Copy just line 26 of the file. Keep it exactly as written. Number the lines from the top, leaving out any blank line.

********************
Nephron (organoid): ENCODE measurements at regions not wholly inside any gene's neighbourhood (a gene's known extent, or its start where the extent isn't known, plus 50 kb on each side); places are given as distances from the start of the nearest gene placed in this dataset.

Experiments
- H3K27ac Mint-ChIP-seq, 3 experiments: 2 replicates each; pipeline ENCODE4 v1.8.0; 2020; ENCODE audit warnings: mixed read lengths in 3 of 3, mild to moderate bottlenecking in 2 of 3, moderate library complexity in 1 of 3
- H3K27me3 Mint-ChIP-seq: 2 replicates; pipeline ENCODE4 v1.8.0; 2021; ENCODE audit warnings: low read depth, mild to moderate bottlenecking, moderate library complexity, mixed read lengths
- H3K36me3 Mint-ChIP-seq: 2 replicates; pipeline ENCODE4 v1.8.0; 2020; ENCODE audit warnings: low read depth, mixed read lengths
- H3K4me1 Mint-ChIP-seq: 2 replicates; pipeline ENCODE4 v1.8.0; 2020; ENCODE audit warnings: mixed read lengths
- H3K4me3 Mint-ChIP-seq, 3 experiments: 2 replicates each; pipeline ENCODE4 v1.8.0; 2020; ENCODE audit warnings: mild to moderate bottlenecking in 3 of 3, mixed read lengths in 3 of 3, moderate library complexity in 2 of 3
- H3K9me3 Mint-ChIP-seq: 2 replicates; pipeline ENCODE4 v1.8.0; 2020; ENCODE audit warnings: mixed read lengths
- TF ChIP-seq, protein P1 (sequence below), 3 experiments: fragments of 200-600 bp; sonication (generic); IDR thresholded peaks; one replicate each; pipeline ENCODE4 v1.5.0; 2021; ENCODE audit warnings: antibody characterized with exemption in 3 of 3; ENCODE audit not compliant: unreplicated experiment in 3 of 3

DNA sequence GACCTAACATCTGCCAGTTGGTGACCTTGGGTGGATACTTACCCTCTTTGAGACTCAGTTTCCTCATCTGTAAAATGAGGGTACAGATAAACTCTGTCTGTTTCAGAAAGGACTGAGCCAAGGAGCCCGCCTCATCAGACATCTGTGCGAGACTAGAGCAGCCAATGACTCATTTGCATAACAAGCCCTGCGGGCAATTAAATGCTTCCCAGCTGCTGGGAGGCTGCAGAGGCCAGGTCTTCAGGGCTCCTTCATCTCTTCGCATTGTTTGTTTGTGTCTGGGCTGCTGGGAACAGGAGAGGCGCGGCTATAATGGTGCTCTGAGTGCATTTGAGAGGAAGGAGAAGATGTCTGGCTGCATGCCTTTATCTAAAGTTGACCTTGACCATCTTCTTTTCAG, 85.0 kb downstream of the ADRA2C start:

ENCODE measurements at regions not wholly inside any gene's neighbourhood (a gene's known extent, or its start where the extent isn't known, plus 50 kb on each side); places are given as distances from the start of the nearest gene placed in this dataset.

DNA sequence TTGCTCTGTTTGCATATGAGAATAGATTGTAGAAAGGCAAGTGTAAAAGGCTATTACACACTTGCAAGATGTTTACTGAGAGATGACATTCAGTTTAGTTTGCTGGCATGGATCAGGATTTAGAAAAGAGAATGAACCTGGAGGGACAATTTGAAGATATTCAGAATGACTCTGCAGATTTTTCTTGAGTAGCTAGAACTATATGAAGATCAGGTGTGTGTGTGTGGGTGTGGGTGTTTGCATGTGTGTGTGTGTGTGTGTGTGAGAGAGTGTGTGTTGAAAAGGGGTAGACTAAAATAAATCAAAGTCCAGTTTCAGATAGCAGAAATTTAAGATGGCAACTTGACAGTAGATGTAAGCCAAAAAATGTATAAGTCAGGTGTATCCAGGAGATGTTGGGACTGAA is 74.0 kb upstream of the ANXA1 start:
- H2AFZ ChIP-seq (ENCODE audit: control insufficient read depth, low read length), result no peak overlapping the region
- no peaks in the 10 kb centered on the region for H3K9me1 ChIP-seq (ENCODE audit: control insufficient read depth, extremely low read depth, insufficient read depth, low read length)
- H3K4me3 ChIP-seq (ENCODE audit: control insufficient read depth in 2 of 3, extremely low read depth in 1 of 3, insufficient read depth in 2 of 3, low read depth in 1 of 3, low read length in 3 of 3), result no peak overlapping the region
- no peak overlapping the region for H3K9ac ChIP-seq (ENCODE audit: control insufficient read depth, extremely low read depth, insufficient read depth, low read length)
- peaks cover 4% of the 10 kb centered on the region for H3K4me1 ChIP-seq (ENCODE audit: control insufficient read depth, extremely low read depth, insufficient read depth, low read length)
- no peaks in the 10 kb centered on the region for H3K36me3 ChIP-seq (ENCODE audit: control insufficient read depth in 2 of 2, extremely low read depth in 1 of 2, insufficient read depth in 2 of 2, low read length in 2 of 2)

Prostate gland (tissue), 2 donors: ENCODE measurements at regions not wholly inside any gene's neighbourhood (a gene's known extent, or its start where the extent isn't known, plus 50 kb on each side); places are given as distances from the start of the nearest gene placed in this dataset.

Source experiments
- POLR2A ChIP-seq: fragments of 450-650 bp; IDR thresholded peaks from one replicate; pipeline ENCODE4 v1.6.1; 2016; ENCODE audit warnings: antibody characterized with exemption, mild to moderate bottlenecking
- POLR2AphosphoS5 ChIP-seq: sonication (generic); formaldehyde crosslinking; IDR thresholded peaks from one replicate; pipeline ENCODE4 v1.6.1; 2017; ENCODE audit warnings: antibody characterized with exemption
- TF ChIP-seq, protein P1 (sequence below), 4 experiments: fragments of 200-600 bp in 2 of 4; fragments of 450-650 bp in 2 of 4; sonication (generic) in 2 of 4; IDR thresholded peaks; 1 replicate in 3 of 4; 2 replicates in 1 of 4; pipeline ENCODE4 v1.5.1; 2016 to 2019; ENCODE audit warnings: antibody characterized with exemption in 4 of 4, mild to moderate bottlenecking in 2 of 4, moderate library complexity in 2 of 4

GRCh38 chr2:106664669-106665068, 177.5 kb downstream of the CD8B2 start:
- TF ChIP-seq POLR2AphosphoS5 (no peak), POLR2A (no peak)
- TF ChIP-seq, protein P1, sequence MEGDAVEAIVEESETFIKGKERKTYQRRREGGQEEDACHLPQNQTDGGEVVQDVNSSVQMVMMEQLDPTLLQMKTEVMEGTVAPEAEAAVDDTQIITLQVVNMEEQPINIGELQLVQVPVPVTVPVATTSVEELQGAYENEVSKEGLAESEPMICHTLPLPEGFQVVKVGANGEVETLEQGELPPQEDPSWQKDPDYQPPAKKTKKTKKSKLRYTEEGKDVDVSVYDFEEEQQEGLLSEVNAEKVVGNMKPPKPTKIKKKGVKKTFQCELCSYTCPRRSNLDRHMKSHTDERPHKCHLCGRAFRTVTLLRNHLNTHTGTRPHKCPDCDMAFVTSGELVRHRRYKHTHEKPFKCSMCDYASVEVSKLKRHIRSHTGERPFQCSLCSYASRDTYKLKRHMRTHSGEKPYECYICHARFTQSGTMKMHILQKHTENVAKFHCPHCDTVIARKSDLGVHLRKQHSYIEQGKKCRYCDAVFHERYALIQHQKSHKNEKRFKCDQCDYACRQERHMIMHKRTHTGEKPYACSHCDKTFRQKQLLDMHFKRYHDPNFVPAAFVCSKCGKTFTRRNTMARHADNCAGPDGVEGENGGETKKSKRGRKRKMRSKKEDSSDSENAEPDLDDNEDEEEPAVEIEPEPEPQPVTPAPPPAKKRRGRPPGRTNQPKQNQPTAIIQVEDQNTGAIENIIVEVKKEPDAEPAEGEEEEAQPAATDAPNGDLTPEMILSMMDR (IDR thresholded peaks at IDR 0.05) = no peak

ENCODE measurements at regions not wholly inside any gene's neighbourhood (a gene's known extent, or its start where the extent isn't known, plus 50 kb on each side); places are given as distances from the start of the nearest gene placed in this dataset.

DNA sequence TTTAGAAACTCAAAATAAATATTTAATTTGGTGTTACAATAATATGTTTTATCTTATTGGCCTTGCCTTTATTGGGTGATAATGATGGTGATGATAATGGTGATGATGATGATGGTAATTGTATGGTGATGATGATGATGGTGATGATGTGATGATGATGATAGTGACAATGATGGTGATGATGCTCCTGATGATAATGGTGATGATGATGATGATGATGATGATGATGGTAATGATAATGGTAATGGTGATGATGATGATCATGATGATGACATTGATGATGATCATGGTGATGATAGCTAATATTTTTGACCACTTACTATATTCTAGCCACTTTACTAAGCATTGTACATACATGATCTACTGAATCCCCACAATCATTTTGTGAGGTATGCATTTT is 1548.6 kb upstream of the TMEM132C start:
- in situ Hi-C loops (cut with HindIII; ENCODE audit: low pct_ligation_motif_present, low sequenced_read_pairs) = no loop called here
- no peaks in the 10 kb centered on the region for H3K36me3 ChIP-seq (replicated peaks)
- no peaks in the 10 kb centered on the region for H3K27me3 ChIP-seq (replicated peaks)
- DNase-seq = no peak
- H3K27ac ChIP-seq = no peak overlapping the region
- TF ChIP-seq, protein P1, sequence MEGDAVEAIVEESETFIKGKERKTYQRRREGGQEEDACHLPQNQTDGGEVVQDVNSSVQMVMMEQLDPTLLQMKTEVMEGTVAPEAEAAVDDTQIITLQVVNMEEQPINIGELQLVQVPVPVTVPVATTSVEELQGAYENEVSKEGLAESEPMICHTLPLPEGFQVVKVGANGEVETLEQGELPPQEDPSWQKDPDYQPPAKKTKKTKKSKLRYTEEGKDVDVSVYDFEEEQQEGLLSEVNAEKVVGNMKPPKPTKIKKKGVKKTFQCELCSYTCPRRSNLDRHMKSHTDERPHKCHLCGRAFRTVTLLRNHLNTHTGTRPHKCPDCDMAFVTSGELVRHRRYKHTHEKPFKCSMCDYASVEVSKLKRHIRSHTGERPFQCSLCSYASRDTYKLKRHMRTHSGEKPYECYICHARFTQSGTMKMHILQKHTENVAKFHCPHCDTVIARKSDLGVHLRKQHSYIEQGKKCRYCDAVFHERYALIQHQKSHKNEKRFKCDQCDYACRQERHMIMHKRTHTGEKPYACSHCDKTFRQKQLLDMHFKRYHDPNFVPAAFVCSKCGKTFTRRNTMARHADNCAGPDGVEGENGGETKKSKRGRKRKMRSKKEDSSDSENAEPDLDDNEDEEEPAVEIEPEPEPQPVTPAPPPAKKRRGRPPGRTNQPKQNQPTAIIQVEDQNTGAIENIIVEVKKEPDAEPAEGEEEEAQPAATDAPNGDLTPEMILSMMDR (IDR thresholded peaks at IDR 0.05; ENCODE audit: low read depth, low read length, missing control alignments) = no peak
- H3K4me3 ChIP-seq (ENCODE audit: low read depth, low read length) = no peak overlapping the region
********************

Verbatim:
- TF ChIP-seq, protein P1, sequence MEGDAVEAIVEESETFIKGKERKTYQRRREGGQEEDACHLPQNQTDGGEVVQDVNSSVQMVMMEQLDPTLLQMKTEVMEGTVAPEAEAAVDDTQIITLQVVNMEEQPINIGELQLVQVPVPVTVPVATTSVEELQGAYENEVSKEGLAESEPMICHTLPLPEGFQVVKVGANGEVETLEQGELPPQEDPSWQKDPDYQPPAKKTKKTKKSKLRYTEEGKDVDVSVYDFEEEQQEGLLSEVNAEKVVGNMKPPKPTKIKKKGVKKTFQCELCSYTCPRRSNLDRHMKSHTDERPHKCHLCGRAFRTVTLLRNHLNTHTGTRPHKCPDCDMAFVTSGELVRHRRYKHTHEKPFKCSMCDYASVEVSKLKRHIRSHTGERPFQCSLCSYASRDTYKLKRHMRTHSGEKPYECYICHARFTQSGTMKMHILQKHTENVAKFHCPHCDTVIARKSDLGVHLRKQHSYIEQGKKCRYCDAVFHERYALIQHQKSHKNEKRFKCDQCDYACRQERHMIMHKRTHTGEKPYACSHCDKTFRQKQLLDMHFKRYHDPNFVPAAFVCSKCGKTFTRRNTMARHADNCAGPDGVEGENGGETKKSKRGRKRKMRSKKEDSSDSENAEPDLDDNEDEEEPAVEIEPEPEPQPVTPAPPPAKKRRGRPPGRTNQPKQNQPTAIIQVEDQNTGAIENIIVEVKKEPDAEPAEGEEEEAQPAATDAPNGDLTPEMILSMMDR (IDR thresholded peaks at IDR 0.05) = no peak